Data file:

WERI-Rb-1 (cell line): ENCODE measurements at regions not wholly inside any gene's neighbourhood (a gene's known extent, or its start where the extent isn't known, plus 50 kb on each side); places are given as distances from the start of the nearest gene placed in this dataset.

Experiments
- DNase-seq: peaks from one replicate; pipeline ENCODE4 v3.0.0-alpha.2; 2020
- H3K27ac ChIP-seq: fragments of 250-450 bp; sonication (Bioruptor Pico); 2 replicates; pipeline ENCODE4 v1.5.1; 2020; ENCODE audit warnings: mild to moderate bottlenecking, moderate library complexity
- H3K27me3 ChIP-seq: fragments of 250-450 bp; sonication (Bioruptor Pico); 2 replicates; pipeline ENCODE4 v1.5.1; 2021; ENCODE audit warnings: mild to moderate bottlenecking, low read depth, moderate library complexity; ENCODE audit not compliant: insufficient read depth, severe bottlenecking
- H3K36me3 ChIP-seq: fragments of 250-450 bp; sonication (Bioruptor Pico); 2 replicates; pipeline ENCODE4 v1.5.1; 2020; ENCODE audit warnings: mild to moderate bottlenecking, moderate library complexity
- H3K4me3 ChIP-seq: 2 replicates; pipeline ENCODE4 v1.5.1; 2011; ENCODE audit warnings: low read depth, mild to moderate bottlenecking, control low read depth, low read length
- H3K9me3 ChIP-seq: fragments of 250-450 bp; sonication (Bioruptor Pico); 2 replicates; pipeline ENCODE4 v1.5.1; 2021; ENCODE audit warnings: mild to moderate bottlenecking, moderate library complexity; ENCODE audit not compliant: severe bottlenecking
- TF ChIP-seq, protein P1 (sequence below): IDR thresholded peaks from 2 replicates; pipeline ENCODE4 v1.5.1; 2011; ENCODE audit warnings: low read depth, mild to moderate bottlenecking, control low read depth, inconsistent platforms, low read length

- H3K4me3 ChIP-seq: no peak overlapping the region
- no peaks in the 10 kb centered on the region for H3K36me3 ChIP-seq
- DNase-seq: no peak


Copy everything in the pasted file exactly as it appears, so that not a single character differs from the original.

WERI-Rb-1 (cell line): ENCODE measurements at regions not wholly inside any gene's neighbourhood (a gene's known extent, or its start where the extent isn't known, plus 50 kb on each side); places are given as distances from the start of the nearest gene placed in this dataset.

Experiments
- DNase-seq: peaks from one replicate; pipeline ENCODE4 v3.0.0-alpha.2; 2020
- H3K27ac ChIP-seq: fragments of 250-450 bp; sonication (Bioruptor Pico); 2 replicates; pipeline ENCODE4 v1.5.1; 2020; ENCODE audit warnings: mild to moderate bottlenecking, moderate library complexity
- H3K27me3 ChIP-seq: fragments of 250-450 bp; sonication (Bioruptor Pico); 2 replicates; pipeline ENCODE4 v1.5.1; 2021; ENCODE audit warnings: mild to moderate bottlenecking, low read depth, moderate library complexity; ENCODE audit not compliant: insufficient read depth, severe bottlenecking
- H3K36me3 ChIP-seq: fragments of 250-450 bp; sonication (Bioruptor Pico); 2 replicates; pipeline ENCODE4 v1.5.1; 2020; ENCODE audit warnings: mild to moderate bottlenecking, moderate library complexity
- H3K4me3 ChIP-seq: 2 replicates; pipeline ENCODE4 v1.5.1; 2011; ENCODE audit warnings: low read depth, mild to moderate bottlenecking, control low read depth, low read length
- H3K9me3 ChIP-seq: fragments of 250-450 bp; sonication (Bioruptor Pico); 2 replicates; pipeline ENCODE4 v1.5.1; 2021; ENCODE audit warnings: mild to moderate bottlenecking, moderate library complexity; ENCODE audit not compliant: severe bottlenecking
- TF ChIP-seq, protein P1 (sequence below): IDR thresholded peaks from 2 replicates; pipeline ENCODE4 v1.5.1; 2011; ENCODE audit warnings: low read depth, mild to moderate bottlenecking, control low read depth, inconsistent platforms, low read length

- H3K4me3 ChIP-seq: no peak overlapping the region
- no peaks in the 10 kb centered on the region for H3K36me3 ChIP-seq
- DNase-seq: no peak